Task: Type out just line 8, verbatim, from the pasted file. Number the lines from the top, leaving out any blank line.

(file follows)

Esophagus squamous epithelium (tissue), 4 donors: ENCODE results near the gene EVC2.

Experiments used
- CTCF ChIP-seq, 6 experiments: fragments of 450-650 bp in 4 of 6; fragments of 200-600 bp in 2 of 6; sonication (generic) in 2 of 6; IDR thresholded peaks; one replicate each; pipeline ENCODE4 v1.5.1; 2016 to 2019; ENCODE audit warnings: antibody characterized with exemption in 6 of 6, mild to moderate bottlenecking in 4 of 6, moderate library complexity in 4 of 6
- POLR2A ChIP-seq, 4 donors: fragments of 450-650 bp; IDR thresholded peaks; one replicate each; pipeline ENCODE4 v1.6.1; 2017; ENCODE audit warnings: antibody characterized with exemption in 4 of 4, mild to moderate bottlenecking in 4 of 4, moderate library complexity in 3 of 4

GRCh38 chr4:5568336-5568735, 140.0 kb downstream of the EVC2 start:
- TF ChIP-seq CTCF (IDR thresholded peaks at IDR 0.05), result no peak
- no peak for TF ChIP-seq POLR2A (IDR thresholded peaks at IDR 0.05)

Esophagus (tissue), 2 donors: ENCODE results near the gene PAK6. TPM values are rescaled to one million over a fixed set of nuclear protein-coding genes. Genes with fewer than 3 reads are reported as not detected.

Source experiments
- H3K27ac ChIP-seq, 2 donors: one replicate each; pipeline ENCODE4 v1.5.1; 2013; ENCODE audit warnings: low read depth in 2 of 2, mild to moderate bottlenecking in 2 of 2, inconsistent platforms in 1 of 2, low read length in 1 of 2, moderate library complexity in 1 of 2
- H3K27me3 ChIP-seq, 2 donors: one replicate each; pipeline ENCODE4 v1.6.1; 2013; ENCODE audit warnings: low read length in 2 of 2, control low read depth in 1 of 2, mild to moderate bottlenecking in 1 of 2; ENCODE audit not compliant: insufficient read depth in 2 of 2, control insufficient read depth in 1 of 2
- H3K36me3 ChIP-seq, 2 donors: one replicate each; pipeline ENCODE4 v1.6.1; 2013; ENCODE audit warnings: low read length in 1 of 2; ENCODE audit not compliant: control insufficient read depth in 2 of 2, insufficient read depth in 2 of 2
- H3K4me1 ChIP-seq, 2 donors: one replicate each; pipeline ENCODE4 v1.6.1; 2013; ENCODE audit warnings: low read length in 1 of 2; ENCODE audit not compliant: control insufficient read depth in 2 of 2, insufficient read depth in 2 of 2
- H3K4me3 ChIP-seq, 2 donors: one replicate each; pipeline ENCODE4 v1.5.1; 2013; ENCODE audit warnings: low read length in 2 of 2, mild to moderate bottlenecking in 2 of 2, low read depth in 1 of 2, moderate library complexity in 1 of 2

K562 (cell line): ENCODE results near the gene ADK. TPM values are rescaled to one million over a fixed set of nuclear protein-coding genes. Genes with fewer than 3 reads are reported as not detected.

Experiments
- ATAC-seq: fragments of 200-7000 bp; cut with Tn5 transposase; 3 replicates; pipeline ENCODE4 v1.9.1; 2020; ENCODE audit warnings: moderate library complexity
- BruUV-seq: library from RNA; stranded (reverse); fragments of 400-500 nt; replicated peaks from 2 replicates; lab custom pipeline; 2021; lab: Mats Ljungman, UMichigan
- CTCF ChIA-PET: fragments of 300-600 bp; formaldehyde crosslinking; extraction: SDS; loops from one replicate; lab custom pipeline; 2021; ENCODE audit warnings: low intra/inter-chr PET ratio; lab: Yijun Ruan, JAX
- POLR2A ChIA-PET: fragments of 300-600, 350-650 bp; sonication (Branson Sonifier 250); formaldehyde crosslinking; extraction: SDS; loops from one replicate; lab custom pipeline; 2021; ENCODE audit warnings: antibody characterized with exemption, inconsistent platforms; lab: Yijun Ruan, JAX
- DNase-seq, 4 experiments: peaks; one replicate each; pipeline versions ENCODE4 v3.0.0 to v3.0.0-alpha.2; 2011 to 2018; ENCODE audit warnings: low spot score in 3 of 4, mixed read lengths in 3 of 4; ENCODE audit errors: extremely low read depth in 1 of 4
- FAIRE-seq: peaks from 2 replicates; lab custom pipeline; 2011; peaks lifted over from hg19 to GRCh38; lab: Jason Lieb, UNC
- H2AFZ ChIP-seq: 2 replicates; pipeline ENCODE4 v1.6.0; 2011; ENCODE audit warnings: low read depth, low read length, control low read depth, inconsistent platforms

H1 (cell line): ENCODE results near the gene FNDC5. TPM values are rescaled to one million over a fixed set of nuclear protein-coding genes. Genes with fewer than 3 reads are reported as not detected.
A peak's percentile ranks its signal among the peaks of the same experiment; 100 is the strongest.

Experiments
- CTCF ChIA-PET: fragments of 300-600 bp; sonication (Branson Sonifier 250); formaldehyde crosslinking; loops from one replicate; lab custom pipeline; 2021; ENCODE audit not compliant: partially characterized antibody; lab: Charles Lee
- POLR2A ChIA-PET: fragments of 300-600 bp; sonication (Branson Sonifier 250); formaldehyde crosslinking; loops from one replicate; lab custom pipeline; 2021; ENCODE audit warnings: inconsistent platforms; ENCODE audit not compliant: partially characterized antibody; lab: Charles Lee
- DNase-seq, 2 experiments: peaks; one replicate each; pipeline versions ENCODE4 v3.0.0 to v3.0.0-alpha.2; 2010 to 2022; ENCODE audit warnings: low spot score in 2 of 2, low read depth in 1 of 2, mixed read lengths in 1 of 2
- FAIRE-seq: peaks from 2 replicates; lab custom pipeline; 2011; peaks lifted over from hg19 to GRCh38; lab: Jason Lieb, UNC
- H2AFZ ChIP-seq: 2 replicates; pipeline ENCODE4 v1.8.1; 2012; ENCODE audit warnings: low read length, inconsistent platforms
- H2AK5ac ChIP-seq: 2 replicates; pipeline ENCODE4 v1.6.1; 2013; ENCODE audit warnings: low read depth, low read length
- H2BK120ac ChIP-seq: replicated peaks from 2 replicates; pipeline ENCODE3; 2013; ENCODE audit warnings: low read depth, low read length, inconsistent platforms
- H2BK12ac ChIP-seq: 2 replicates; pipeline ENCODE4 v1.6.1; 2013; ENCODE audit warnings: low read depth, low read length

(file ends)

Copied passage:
Esophagus (tissue), 2 donors: ENCODE results near the gene PAK6. TPM values are rescaled to one million over a fixed set of nuclear protein-coding genes. Genes with fewer than 3 reads are reported as not detected.